Back Pain Caused by Arthritis


Back pain can affect anyone. From little aches that hopefully fade away with rest and medicine to deep, debilitating discomfort that makes every facet of life difficult, back pain can be tough to shake. Most back pain will go away on its own, but sometimes the source of the struggle is hard to detect. The causes of back pain are myriad – being overweight, muscle strain, bad posture, as the result of an accident, and, most commonly, age.

As you get older, the most frequent cause of long-term back pain is arthritis. The intricate web of bones, muscles, discs, and tendons that make up your back are all intertwined. Over time, they get worn down or even shrink, adding pressure to the nerves along your spine.

Rheumatoid arthritis (RA) is an especially worrisome disease. Rheumatoid arthritis leads to the destruction of joints. Though it commonly affects people’s hands and feet, it can also have an impact on the spine, primarily the neck and around the base of your skull. The pain can then travel down into your arms and legs. If untreated, RA can be debilitating.

While many pharmaceutical companies are working on treatments for RA, there are several other steps you can take to improve your health.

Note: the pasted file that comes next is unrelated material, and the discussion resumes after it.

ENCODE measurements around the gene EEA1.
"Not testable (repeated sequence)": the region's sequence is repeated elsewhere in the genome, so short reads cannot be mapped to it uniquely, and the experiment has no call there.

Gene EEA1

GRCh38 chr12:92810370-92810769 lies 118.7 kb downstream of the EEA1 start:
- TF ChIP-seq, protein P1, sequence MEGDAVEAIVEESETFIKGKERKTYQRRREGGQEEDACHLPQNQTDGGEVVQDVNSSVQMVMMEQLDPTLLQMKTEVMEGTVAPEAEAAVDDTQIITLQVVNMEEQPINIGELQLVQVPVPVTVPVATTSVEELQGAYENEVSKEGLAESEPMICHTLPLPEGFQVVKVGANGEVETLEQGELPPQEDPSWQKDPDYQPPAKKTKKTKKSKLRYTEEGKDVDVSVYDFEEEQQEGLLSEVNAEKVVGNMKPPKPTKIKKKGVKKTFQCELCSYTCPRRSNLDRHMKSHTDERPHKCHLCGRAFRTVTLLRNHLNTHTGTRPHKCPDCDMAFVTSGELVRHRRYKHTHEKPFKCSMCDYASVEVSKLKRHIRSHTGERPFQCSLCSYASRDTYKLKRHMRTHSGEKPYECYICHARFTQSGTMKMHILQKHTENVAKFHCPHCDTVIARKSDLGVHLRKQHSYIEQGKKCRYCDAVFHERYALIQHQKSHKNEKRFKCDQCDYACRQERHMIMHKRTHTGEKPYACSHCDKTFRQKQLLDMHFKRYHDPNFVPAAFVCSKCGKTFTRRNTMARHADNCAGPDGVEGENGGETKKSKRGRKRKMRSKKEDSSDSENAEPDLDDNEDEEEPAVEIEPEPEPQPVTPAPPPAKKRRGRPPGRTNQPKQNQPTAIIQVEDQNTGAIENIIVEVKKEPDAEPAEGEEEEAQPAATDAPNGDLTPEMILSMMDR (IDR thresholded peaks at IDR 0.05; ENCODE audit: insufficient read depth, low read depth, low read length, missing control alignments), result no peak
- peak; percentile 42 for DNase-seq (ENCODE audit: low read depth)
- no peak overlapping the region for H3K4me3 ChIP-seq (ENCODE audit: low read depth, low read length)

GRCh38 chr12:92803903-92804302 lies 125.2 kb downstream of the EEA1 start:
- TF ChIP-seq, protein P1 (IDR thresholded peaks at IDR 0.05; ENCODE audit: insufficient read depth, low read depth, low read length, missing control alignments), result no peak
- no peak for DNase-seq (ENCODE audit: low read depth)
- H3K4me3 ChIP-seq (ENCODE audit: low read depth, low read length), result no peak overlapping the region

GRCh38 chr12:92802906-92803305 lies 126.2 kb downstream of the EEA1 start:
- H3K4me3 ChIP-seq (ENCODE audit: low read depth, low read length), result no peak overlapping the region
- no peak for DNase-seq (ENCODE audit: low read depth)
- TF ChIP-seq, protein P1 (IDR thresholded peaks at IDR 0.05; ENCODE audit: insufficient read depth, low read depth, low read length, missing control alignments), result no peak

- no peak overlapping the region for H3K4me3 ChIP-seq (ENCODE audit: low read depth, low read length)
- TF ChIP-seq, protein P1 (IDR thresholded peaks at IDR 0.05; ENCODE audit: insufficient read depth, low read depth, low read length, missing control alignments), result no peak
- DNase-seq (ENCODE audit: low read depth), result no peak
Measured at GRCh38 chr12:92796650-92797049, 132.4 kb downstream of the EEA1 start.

Pay attention to your posture – People have a tendency to slump their shoulders or not sit up straight. Make the effort push back your shoulders and keep your spine straight. You might consider purchasing special cushions for your desk chairs or for the seat or your car.
Exercise – The more active you are, the less stress you’ll feel around your back. Your activity will loosen up the joints, get blood flowing through your muscles, and generally make you feel better. How you choose to exercise is up to you, but make sure you stretch beforehand. Even a simple walk every day is helpful. Focus, too, on strengthening your core. Strengthening your abdominal muscles will reduce the amount of strain you put on your back.
Watch Your Diet – A balanced diet, couple with exercise, will help you avoid struggling with extra weight or obesity. When you carry more weight, your back has to do more work.
Get Therapy – Sometimes referred to as physical medicine, therapy includes rest or limited physical activity, chiropractic therapy, passive therapy (ice, heat, massage, electrical stimulation), active therapy (aerobics and weight lifting), stress relief (meditation, yoga, or other Easter disciplines), and braces you can wrap around your back.
Sleep Right – Sleeping in the wrong position can also lead to long-term damage. Try not to sleep on your stomach. Doing so causes your neck and back to twist and bend in poor directions. If you sleep on your side, place pillows between your knees and behind your back. If you prefer to sleep on your back, put a pillow under your knees.

Arthritis can be crippling if untreated. You can do your part to ensure back pain doesn’t limit your ability to enjoy life by following the steps listed above. To learn more, contact us today.